We were already experiencing the budgetary shortfalls that made hiring a new person impossible. So, someone inside the department was going to have to take over the consortial lending duties. The most logical person for that position was me. The Dean, however, wasn’t sure about me. After two years of my service he didn’t know me at all, really. Before making things official he requested a meeting with me to get a sense of just who I was and my suitability for the position. I didn’t think of it as such at the time, and the format was much more casual than I would grow accustomed to, but it was similar to job interview for a position I already had. We talked about service models and temperament. I don’t remember much about the conversation, now, six years later, but it was sufficient that he was comfortable giving me reigns of this position and putting me in a position of very limited power.

What was left was to train me on the actual position. For several days over the next few weeks I spent time with the kindly Iranian man who I’d be replacing upon his retirement. By “several,” of course, I mean three. I think. You may be thinking, “Three day’s training for a new job? That’s crazy!” Or, you’re thinking, “Wow! you got three whole days!?” Either way, you’re wrong. What was astonishing to me is that this man — who’d held this position for the last nine years — basically did nothing. His job, according to my “training” consisted of occasionally phoning people about overdue or damaged items, and occasionally arranging replacements with the acquisitions department.

I asked him, “What is your process? What is the first thing you do when you get here?”

“Well,” he says in his gentle Farsi accent, “I say hello to Barbara. I make coffee. I turn on the computer.

“Now, this book here is damaged. I called the young lady who checked it out and talked to her grandmother, a very nice lady. These books over here? Chris in acquisitions knows about these. Do not worry about them…”

This was my training. He had no process. He never acted proactively. He seemed to think that it was sufficient to sit back and wait to be needed and, I guess he was right because for nine years no one had made him do anything different.

As the days went by I only got the barest of nuggets of what I was responsible for, until eventually we reached his retirement party where we all said “bon voyage,” to this kindly, but, lazy man.

Then, it was time for my vacation!

Meanwhile, while I was gone, our new Head of Access Services started and began to get settled in. Upon meeting me, nearly the first thing he impishly said to me was “While you were gone it became clear that this just isn’t the right fit for me, so I’ll be resigning as of Friday.”

After the shock and laugh of the joke subsided I was left to look at my new desk in my new part of the library and say to myself, “What’s my job again?”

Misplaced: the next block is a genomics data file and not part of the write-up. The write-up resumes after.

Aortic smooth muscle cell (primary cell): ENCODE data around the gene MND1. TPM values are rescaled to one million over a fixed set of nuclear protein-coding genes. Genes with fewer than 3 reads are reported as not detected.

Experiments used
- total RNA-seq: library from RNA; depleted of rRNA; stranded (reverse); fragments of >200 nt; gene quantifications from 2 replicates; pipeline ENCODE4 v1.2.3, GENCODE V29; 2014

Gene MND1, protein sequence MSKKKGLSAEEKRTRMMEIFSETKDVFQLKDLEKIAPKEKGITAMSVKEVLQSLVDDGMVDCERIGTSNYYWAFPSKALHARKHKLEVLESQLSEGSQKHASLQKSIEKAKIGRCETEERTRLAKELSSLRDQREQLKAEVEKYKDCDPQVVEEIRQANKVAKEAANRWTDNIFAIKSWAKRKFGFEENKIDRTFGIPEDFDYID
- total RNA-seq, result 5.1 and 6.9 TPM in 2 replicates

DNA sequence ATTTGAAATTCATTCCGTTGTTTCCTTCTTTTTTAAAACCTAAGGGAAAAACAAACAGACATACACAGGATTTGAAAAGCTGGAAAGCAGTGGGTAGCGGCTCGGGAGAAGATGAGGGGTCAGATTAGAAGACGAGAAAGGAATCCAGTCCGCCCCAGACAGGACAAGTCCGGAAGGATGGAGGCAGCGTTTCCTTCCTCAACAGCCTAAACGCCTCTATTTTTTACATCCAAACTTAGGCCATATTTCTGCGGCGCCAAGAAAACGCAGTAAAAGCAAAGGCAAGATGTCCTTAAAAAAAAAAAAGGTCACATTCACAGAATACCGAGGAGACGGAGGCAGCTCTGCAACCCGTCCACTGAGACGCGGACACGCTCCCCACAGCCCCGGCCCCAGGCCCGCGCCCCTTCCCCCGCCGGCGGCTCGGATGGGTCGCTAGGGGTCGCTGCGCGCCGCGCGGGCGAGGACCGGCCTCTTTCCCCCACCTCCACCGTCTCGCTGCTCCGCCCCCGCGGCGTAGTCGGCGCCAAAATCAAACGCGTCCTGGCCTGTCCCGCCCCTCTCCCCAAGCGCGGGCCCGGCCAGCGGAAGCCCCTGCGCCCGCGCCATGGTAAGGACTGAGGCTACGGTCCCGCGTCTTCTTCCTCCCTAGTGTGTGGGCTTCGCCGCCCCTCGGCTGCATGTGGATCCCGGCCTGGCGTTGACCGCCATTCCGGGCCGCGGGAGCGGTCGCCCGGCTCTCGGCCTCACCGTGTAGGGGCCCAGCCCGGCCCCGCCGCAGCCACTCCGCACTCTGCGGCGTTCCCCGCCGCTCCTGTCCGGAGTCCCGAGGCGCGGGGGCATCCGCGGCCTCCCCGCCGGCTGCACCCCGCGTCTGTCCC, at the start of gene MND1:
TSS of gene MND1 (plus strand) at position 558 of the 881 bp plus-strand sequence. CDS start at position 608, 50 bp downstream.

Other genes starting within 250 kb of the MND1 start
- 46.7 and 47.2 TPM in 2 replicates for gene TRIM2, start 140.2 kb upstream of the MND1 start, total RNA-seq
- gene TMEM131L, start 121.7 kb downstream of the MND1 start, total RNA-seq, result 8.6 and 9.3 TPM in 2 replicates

Two weeks after my predecessor retired, and following an eventful vacation in which I was not thinking about work at all. I was faced with the writer’s terror of the blank page. What was my purpose? What were my responsibilities? How was I to spend my time? I really had no idea.

What did I do? I did what I do anytime I’m faced with a seemingly insurmountable problem. I ate the elephant.

Eating the Elephant

How does one eat an elephant? One bite at a time.

I had to break my job down into its most basic parts from which to build. What was my primary function? To see the proper circulation of items through our consortium system. What is that made up of? Circulation of books across the circ desk and the processing of incoming and outgoing courier shipment.

What were the circulation policies? How are shipments processed? Luckily, I had a certain amount of institutional knowledge available to help with the first question. The second question was answered by working with the two highly capable student assistants I had inherited. I had to go to my employees to learn how to do their job, and therefore mine.

I had another method for learning my new job, too. I wrote down everything.

The year before, when I was still an ILL assistant we began using the ILLiad software package to process our requests. After receiving our training, and then the software, my colleagues and I were unsure how to actually use it, so I took on the challenge of writing procedure manuals that included information from the online tutorials, but also incorporated local practice. In this way we were all able to learn the new way to do our old jobs.

With that experience behind me I applied the same technique to my new job. To make a long story slightly less long I spent six months, through trial and error, building tasks for a job that never had any before. I made mistakes along the way and irritated some of my lending partners, but eventually, I created a system that now runs nearly on autopilot and takes up a surprisingly small number of hours of my workday, so long as I have student assistants. Now, the job proactively looks for long-overdue books and reconciliations happen one-by-one. Rarely, do we have large reconciliations with another institution because I stay on top of the issues.